First of all, your Bible quote du jour.
Dealing With Sin in the Church
15 “If your brother or sister sins, go and point out their fault, just between the two of you. If they listen to you, you have won them over. 16 But if they will not listen, take one or two others along, so that ‘every matter may be established by the testimony of two or three witnesses.’ 17 If they still refuse to listen, tell it to the church; and if they refuse to listen even to the church, treat them as you would a pagan or a tax collector.
Since coming out of hospital a month or so ago, I had bitten the bullet and asked Billy to give me some space. In other words, please stay away from me. Like in the Jewish momma joke:
- Don’t phone
- Don’t visit
- Don’t talk to me
- Don’t Whatsapp me
- Don’t email me
- Don’t SMS
I had become fed-up of his:
- Unsolicited hospital visit
- Late-night starting arguments in his self-created Whatsapp groups
- Interfering in everything from the colour of the toilet paper in the church toilets to how German funerals should be conducted
- Etc etc etc
- Ad nauseum
Last Sunday Billy asked to meet up with me for a coffee “to bury the hatchet” (sic). I acquiesced. I had a feeling the meet-up would be a bit pointless but we can but hope and pray, I guess. And besides, I thought this could be my chance to tell him to his face what others had been saying behind his back.
We meet at the appointed hour, at the appointed place, a public place with plenty of people around. I had prepared bullet points notes to refer to in case needed.
First ten minutes: stilted conversation. My mind is thinking on every so slightly weightier matters than Billy’s new flat being near the big shopping arcade. I am thinking of D, dying of pancreatic cancer.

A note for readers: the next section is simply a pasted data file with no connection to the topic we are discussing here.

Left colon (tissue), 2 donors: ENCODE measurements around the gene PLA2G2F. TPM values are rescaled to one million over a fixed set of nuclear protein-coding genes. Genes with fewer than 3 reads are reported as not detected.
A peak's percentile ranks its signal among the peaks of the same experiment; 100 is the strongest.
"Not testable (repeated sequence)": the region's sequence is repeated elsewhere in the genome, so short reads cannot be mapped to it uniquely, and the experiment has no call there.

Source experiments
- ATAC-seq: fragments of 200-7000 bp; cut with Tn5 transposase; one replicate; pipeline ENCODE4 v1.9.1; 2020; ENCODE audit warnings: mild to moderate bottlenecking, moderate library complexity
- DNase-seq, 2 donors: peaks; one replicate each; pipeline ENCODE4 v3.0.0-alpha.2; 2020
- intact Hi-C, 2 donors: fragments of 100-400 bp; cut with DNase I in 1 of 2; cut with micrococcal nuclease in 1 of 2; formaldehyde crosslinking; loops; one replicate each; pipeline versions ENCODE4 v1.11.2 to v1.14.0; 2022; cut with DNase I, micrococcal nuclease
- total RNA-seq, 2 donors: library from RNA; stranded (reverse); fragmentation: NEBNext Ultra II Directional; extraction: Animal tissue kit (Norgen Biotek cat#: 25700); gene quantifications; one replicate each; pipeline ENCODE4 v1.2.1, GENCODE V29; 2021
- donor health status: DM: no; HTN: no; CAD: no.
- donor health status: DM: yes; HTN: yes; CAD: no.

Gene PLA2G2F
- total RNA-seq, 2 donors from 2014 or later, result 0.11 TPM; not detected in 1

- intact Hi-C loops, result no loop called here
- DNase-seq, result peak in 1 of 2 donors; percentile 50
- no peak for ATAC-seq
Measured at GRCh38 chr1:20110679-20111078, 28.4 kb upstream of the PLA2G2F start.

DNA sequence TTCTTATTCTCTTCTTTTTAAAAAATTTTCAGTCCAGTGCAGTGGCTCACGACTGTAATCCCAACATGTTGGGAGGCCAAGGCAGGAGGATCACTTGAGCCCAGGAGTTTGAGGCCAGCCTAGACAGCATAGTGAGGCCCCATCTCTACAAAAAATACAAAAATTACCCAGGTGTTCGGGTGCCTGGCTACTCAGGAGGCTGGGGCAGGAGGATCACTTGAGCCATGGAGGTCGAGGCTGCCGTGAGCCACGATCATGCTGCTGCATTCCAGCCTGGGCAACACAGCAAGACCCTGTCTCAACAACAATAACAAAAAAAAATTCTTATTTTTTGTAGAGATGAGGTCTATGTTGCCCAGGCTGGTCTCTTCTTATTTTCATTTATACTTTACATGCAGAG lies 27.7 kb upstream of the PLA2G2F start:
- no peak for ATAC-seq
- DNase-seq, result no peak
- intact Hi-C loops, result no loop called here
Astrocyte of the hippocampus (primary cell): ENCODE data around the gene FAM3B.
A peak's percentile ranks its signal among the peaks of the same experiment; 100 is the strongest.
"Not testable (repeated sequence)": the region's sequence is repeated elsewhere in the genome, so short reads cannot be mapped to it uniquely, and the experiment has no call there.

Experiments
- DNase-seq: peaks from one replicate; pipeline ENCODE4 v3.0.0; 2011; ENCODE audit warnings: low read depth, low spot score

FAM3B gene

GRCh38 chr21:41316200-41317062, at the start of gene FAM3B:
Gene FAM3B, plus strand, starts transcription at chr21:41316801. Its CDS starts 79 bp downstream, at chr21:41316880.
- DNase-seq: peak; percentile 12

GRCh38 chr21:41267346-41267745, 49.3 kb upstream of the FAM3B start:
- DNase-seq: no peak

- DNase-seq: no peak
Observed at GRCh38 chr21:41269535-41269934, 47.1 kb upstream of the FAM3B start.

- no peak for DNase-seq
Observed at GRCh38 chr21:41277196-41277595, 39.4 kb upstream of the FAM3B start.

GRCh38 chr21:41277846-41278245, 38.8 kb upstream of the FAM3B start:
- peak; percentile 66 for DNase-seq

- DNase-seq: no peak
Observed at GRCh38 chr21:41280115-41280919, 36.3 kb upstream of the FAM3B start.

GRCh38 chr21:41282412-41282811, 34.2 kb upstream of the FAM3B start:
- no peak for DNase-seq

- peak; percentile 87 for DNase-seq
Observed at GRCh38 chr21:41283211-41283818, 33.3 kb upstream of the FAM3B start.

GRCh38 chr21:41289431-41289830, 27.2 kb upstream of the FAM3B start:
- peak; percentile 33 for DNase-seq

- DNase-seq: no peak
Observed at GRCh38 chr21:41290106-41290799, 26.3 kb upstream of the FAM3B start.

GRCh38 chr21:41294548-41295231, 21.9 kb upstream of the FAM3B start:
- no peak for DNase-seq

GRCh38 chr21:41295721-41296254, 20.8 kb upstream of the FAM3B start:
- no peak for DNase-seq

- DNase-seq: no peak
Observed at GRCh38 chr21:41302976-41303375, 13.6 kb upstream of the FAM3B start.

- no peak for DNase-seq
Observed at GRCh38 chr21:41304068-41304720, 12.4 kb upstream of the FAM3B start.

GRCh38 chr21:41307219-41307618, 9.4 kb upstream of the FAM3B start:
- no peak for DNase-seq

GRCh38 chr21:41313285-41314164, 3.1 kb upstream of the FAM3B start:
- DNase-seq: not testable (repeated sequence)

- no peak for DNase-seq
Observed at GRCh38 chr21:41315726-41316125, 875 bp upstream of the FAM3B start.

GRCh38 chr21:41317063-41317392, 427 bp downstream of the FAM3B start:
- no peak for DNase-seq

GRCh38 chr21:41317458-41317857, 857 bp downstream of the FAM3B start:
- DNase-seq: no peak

After 40 minutes, 60 minutes, Billy is still talking about his new flat, like a ten-year-old telling parents what he had done at school today. I am starting to day-dream. The washing-up, the laundry, etc.
Finally – after an hour Billy remembers.
Oh yes, you said you wanted to talk to me about a few things to do with why you wanted space from me.
I tell him in a matter-of-fact way, very calmly without raising my voice (for I do not wish to encourage the stereotype of the fiery redhead) that I have serious concerns about his anger management. I then give him a few examples of when he has exploded with rage. He says he accepts he has anger management issues. Good. That’s a start. But then at that incident and at this incident, if X hadn’t done this, he wouldn’t have had to scream and shout at them. Someone else’s fault. No personal responsibility. Worrying.
I then ask calmly, like I was on my interrogator’s course again, is it possible that the reason why people have lost their temper with you is that you have provoked them time after time until they can take no more?
By now Billy has started cooking. He has started hyperventilating, scowling at me, shouting over me:
No! You listen to me!
All of a sudden, Billy grabs his coat and his daysack and storms out.
Oh, well, Billy has thus proved he has anger management issues. Next time he sees me, he will probably move to the next step in his cycle of anger management, namely, look at me, puppy eyes and try to latch onto me and others heading off to Sunday fellowship lunch. He’ll be wasting his time, I’m afraid. High hedges make good neighbours.
Wer schreit, hat unrecht.
Have an anger-free day, won’t you!